This week's giveaway is in the EJB and other Java EE Technologies forum. We're giving away four copies of EJB 3 in Action and have Debu Panda, Reza Rahman, Ryan Cuprak, and Michael Remijan on-line! See this thread for details.
We have our application server in cluster mode with 4 tomcats running parallelly in our production environment. I would like to know how many users have logged in a particular server at a given time. No HTTP Listener configuration has been done in the production tomcat server sofar to achieve this. Now, without doing any new configuration to the existing tomcat server, is it possible to find this out by using any tool or any external java program. As I cannot stop the production server at the moment, I want to achieve this with any external program. Please help me with this.
You don't "log in" to Tomcat. What we normally refer to as logging in is done to applications, not to the application container. Depending on which security Realm is used and how they are configured. Each app may have its own login environment or multiple apps may share an environment (Realm).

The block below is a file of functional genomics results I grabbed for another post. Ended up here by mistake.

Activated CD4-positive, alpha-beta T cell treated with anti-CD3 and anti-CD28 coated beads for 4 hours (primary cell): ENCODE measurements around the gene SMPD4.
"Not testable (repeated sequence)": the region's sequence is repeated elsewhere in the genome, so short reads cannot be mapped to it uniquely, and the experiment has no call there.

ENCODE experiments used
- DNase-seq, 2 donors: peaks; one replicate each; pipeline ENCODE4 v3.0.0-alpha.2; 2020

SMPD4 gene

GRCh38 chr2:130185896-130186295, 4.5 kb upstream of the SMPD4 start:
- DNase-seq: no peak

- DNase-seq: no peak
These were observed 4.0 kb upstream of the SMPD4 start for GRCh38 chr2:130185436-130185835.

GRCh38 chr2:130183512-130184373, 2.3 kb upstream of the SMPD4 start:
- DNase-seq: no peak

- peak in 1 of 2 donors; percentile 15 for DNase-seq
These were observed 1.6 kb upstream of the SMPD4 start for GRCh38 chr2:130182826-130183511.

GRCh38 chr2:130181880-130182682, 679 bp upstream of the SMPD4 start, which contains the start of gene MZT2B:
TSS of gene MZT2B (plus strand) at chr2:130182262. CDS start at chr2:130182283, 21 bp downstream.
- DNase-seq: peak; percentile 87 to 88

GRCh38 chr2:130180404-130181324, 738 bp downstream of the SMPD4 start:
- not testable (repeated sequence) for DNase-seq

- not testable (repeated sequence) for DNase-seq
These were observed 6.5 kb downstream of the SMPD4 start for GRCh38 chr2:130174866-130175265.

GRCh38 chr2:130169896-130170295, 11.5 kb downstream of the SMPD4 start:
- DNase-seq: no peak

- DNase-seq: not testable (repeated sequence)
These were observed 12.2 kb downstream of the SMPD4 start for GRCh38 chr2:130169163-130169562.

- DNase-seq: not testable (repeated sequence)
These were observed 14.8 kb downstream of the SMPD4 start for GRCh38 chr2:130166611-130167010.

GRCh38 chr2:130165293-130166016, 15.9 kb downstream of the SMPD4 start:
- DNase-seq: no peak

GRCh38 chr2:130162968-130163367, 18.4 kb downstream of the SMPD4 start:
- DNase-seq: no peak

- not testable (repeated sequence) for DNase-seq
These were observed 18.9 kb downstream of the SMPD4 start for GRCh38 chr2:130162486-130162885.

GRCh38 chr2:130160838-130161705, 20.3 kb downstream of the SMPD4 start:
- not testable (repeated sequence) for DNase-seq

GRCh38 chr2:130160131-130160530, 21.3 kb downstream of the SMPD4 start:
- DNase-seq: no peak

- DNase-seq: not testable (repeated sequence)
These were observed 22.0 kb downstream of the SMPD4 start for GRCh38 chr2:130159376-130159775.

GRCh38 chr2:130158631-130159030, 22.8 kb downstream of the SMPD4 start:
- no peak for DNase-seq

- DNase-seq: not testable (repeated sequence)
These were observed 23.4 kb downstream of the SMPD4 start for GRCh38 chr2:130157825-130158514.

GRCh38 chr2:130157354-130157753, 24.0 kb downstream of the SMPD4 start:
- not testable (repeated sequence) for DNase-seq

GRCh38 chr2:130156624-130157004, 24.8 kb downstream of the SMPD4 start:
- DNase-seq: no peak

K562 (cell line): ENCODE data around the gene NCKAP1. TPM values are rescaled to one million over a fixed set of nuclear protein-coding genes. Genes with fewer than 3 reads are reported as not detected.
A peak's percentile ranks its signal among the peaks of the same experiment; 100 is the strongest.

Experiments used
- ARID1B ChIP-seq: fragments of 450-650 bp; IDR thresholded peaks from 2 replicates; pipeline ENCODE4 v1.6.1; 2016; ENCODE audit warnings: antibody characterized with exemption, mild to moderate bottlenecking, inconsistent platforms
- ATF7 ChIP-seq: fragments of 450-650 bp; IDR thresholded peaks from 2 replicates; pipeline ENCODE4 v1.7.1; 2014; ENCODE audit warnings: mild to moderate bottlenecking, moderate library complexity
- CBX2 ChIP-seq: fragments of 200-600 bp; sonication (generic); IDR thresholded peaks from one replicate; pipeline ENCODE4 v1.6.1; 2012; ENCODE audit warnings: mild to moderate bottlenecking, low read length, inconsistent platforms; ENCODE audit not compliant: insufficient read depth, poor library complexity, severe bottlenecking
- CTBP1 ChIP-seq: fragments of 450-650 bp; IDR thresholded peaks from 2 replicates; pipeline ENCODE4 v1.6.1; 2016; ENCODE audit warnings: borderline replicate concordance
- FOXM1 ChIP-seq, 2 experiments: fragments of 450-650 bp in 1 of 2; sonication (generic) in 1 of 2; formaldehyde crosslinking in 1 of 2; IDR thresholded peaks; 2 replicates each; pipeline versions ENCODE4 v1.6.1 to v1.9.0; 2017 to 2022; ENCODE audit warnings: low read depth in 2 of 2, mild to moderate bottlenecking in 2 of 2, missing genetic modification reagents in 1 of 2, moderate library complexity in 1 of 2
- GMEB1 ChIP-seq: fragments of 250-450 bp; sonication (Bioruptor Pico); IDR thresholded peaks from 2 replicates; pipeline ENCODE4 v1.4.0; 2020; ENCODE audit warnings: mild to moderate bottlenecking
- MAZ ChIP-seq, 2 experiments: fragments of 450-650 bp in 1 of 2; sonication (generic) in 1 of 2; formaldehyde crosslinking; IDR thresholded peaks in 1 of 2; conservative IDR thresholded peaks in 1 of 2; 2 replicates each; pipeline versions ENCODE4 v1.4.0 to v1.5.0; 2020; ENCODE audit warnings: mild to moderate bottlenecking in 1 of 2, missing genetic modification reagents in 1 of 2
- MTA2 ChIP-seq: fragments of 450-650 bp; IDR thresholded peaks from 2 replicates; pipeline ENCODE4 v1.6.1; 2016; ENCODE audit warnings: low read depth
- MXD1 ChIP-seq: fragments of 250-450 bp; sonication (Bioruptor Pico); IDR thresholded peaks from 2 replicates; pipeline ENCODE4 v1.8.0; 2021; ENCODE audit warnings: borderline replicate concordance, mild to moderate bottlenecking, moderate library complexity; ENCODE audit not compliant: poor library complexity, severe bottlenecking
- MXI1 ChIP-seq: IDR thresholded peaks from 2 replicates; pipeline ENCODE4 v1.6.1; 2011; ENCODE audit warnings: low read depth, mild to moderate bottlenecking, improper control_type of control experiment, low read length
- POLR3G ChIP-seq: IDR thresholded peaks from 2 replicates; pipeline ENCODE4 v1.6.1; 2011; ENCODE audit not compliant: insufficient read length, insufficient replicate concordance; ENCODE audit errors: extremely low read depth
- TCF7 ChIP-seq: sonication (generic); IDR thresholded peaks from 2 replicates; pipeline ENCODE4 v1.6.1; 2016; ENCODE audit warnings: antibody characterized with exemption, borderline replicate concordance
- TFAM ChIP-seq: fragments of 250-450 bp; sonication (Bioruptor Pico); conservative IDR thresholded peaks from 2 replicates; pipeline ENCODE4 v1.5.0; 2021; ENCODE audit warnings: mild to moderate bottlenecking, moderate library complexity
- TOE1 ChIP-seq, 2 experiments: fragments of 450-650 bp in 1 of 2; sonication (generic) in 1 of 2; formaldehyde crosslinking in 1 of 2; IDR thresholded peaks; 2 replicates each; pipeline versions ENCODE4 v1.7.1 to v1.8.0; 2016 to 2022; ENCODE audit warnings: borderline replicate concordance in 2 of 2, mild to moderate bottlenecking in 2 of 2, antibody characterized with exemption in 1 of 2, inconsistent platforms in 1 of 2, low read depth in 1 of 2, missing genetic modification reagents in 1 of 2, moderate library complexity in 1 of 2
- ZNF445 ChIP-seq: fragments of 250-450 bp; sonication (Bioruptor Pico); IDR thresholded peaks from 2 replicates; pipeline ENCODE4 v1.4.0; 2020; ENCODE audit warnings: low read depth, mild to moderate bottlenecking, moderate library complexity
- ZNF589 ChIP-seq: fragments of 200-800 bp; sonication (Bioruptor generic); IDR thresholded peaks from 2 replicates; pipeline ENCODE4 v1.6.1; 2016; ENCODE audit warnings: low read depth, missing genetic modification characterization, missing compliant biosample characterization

That's assuming that all the apps are using the J2EE standard container-managed security subsystem. Apps that use propriety login schemes are a different bucket of worms entirely, and anything done to track those kinds of apps has to be done on a custom basis.
Often - especially in a cluster - what's more important than how many people are logged in is how many people have active sessions. You can have a session without being logged in, and it's worth knowing about sessions, because they can give an indication of how much memory resources are in use, overhead in session propagation in a cluster, and whether it's safe to shutdown an app where there might me non-secured users who would be annoyed if the app dropped out from under them.
Customer surveys are for companies who didn't pay proper attention to begin with.